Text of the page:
Gaps in survey data on cancer in American Indian and Alaska native populations: Examination of US population surveys, 1960-2010

Shinobu Watanabe-Galloway, Tinka Duran, Jim P. Stimpson, Corey Smith

Research output: Contribution to journalReview article

4 Scopus citations

Abstract

Introduction Population-based data are essential for quantifying the problems and measuring the progress made by comprehensive cancer control programs. However, cancer information specific to the American Indian/Alaska Native (AI/AN) population is not readily available. We identified major population-based surveys conducted in the United States that contain questions related to cancer, documented the AI/AN sample size in these surveys, and identified gaps in the types of cancer-related information these surveys collect. Methods: We conducted an Internet query of US Department of Health and Human Services agency websites and a Medline search to identify population-based surveys conducted in the United States from 1960 through 2010 that contained information about cancer. We used a data extraction form to collect information about the purpose, sample size, data collection methods, and type of information covered in the surveys. Results: Seventeen survey sources met the inclusion criteria. Information on access to and use of cancer treatment, follow-up care, and barriers to receiving timely and quality care was not consistently collected. Estimates specific to the AI/AN population were often lacking because of inadequate AI/AN sample size. For example, 9 national surveys reviewed reported an AI/AN sample size smaller than 500, and 10 had an AI/AN sample percentage less than 1.5%. Conclusion: Continued efforts are needed to increase the overall number of AI/AN participants in these surveys, improve the quality of information on racial/ethnic background, and collect more information on treatment and survivorship.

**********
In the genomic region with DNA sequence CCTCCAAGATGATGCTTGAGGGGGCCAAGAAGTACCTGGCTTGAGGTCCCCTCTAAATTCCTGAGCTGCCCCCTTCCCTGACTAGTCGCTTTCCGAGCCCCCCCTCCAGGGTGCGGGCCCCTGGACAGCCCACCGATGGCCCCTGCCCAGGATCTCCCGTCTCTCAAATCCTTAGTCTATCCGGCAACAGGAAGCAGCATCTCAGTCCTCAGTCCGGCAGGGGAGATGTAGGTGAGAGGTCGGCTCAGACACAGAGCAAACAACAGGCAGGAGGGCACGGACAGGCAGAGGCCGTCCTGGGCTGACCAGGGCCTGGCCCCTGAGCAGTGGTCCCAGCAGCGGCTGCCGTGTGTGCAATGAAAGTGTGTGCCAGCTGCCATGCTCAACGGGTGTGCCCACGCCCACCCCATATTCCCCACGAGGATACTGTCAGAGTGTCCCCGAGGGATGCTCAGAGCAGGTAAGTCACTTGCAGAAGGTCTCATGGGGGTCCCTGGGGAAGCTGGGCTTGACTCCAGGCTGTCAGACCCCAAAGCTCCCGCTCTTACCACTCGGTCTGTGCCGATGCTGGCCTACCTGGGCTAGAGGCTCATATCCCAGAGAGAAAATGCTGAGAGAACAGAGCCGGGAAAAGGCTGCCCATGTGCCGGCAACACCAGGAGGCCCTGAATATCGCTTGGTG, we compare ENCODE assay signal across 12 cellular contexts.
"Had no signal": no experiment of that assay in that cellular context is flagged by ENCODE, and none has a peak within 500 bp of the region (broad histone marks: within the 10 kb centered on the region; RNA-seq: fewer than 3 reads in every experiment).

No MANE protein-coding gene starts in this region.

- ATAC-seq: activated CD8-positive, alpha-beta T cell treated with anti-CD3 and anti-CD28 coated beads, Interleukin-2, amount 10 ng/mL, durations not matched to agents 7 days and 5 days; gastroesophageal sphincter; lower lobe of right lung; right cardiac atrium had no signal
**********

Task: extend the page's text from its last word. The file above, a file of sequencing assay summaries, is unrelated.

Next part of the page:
Original languageEnglish (US)
Article number120258
JournalPreventing Chronic Disease
Volume10
Issue number3
DOIs
StatePublished - Mar 2013

ASJC Scopus subject areas

  • Health Policy
  • Public Health, Environmental and Occupational Health

Fingerprint Dive into the research topics of 'Gaps in survey data on cancer in American Indian and Alaska native populations: Examination of US population surveys, 1960-2010'. Together they form a unique fingerprint.

  • Cite this